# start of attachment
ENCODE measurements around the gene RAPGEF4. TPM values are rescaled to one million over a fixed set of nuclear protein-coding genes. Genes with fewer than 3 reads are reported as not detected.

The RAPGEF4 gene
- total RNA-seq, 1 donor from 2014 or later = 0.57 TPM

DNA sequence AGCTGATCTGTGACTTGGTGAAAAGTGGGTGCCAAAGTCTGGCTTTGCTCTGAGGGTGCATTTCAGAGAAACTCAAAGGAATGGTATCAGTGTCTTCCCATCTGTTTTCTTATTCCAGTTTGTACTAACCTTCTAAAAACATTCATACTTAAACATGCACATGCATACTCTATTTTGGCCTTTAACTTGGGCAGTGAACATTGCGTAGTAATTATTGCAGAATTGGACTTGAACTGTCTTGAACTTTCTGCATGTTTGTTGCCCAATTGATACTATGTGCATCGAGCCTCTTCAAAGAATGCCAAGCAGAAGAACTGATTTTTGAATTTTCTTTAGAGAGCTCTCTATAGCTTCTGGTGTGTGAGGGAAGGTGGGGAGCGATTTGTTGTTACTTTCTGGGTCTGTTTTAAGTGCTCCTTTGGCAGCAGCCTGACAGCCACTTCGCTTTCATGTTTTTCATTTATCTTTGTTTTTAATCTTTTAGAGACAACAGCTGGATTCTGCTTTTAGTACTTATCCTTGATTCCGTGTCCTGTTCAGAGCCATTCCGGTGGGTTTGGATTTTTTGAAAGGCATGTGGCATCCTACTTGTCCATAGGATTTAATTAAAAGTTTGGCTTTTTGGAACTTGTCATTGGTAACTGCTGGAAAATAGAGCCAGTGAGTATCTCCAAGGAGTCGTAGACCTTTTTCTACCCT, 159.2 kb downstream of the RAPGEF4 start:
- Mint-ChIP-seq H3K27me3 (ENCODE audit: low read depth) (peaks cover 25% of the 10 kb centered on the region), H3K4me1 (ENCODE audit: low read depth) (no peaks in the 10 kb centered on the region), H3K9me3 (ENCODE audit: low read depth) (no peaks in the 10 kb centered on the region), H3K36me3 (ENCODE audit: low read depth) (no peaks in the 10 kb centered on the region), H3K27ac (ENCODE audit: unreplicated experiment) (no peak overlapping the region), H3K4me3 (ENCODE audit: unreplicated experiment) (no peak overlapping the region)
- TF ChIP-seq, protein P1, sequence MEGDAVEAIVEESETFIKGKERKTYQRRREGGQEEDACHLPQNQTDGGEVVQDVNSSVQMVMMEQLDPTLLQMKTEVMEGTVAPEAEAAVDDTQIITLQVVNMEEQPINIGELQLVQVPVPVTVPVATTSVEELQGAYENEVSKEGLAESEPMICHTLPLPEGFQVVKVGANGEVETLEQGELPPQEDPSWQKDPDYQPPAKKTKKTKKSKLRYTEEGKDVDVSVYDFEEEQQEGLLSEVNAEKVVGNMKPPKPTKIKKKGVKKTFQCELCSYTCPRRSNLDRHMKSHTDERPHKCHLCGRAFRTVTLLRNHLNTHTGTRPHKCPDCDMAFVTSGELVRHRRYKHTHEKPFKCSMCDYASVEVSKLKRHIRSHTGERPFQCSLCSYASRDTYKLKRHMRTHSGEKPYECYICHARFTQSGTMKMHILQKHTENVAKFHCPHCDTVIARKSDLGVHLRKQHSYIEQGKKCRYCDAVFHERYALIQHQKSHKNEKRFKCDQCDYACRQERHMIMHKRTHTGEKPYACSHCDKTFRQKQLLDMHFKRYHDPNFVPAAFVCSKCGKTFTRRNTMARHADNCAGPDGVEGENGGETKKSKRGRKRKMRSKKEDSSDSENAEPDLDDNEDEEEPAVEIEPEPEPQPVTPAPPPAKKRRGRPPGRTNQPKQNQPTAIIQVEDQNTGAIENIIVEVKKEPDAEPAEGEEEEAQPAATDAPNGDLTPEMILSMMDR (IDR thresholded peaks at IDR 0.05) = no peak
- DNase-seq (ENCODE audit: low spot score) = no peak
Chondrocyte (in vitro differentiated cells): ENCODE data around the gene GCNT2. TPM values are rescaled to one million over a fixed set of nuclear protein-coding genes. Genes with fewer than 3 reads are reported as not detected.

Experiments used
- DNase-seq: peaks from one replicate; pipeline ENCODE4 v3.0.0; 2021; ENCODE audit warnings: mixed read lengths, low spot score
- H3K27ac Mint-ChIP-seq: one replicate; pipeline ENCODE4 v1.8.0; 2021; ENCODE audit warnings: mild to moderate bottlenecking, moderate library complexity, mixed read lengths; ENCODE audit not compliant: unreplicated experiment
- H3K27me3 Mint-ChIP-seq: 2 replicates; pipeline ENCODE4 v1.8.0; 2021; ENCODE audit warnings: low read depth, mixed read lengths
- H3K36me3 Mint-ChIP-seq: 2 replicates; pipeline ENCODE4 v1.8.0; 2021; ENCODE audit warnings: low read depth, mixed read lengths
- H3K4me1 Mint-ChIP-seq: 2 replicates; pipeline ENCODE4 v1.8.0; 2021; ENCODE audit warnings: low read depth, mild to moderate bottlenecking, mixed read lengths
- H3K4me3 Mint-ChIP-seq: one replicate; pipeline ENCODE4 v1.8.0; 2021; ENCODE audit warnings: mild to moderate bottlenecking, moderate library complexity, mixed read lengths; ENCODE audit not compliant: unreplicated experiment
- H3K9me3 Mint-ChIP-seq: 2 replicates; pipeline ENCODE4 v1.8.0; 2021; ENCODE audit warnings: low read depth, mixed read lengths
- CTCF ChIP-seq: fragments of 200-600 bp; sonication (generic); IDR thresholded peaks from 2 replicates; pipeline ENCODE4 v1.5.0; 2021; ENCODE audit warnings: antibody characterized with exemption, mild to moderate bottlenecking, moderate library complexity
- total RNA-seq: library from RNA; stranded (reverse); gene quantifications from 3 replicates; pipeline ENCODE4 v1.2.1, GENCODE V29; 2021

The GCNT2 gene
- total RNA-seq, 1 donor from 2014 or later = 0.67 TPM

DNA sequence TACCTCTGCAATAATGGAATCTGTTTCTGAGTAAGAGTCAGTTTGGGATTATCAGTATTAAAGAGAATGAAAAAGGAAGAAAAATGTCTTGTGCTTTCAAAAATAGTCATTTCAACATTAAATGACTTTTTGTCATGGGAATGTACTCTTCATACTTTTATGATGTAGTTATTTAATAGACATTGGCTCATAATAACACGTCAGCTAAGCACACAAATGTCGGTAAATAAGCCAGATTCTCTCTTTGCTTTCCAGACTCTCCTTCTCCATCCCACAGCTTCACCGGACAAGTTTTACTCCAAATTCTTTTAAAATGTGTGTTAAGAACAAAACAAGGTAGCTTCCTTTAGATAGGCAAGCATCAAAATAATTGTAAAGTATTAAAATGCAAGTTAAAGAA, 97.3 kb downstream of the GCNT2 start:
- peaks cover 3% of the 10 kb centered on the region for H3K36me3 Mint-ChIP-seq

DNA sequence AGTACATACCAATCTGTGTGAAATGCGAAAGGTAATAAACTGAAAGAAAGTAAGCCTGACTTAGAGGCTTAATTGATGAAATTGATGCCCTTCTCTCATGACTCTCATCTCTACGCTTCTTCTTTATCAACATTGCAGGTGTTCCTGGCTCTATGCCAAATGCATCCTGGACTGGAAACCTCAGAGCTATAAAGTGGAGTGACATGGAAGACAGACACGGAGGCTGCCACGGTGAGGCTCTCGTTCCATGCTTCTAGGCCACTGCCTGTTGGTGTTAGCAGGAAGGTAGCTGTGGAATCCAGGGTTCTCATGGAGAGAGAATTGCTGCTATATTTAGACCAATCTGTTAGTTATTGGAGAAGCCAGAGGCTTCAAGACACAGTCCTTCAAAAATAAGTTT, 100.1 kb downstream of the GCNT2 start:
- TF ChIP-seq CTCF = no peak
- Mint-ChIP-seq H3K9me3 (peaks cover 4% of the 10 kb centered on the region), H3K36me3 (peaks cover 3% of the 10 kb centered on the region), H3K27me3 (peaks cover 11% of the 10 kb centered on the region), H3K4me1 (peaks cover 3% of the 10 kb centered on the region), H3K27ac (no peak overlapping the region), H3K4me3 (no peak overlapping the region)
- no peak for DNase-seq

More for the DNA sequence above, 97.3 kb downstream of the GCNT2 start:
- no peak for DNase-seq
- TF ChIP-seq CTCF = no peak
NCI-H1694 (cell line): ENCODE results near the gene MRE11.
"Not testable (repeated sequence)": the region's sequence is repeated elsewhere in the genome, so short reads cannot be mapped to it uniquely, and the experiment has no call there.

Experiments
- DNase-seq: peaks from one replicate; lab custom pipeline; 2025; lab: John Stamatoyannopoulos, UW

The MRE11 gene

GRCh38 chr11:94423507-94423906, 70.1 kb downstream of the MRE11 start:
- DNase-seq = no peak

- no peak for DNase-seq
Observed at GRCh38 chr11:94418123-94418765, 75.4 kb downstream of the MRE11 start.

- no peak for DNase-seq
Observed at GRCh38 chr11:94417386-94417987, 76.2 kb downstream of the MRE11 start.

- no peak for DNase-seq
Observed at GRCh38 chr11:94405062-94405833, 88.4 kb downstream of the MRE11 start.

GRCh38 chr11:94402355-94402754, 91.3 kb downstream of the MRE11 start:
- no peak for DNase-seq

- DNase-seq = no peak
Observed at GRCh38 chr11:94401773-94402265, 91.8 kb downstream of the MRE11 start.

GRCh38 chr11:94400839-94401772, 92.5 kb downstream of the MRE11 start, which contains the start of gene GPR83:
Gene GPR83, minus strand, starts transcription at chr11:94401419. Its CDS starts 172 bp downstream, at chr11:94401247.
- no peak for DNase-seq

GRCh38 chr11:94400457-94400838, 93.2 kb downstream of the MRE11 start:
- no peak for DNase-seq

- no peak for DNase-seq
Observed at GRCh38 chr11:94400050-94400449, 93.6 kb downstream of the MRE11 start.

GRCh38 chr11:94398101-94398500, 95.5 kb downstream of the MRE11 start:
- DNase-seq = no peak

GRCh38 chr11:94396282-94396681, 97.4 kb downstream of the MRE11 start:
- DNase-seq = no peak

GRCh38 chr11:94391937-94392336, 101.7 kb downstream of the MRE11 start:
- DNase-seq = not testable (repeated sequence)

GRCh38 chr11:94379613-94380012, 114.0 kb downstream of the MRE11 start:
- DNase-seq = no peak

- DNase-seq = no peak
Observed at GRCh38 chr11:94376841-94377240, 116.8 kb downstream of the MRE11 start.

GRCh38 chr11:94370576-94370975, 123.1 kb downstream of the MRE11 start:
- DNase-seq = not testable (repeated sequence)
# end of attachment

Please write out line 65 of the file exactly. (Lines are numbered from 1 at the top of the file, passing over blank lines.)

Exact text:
- DNase-seq = not testable (repeated sequence)